“Really?” I said, wondering to myself what crack pot New Ager told my son this bit of trivia, “How exactly did you know tomorrow is Earth Day?”
“Oh, it says so on the calendar. What’s an earth?” Then we took a few moments to tell our son its not a holiday, we don’t celebrate it, and the people who do need Jesus.
That got me thinking. Earth Day represents one of the major cultural worldviews Christians have to engage these days during their daily lives. In fact, some have to confront it at their own churches. In my opinion, environmentalism is one of the most diabolical worldviews we have to engage, because the true ruination of environmentalism is felt in poor, third world countries where environmental advocates who have a romantic fixation with “peasant life” insist these poor countries not develop their infrastructure like electricity and water because it will “destroy the pristine environment.” So instead of building a much needed hydro-electric dam, or even a nuclear reactor to bring third world countries into the first world, they are left to toil in the dark, dependent upon worthless solar panels and burning cow manure for fuel.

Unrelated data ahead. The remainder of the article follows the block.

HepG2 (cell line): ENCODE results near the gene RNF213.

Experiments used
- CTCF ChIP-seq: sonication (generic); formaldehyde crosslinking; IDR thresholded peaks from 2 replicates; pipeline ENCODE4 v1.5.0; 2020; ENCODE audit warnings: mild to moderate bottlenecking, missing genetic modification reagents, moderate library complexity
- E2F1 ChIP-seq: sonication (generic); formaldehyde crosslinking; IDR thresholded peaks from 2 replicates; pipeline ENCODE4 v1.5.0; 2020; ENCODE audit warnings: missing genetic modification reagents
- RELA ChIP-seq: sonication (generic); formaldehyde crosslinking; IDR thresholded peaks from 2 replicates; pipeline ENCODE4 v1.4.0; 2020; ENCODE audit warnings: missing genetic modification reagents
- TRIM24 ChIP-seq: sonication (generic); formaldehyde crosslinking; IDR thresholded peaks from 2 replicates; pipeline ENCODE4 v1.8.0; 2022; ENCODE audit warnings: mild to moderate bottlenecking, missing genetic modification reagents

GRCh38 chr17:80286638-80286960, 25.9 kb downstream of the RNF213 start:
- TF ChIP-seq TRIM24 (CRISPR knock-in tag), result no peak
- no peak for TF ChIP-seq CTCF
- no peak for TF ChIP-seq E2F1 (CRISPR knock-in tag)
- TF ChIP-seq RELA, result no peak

Though I am a conservationist and believe Christians should be good stewards of the world God has created, it was meant to be exploited and used by mankind, not turned into a shrine for worship. So with that in mind, I thought I would provide some quick resources to help arm Christians as to a proper, biblical response to Earth Day.
A brief article by John MacArthur: Do we have a responsibility to care for the environment?
A longer message John gave specifically addressing environmentalism and the global warming hoax. The End of the Universe, Part 2
Before his death, Michael Crichton became one of the most outspoken critics of global warming and man-made climate change. He devoted a number of speeches on the subject that are outstanding. He was not a Christian as far as I know, but his notoriety as a popular novelist and Hollywood player gave his message a platform lesser known folks could never gain.
His most notable speech, and probably the one that earned him the reputation as being a global warming critic, was one he gave at Cal Tech in Pasadena back in 2003,
Others are located at his speech page on his website. One other good one is a speech detailing the history of Yellowstone National Park and how well intentioned environmentalists made some rather spectacular mistakes messing up the ecosystem assuming they could save the park to exist in a certain way.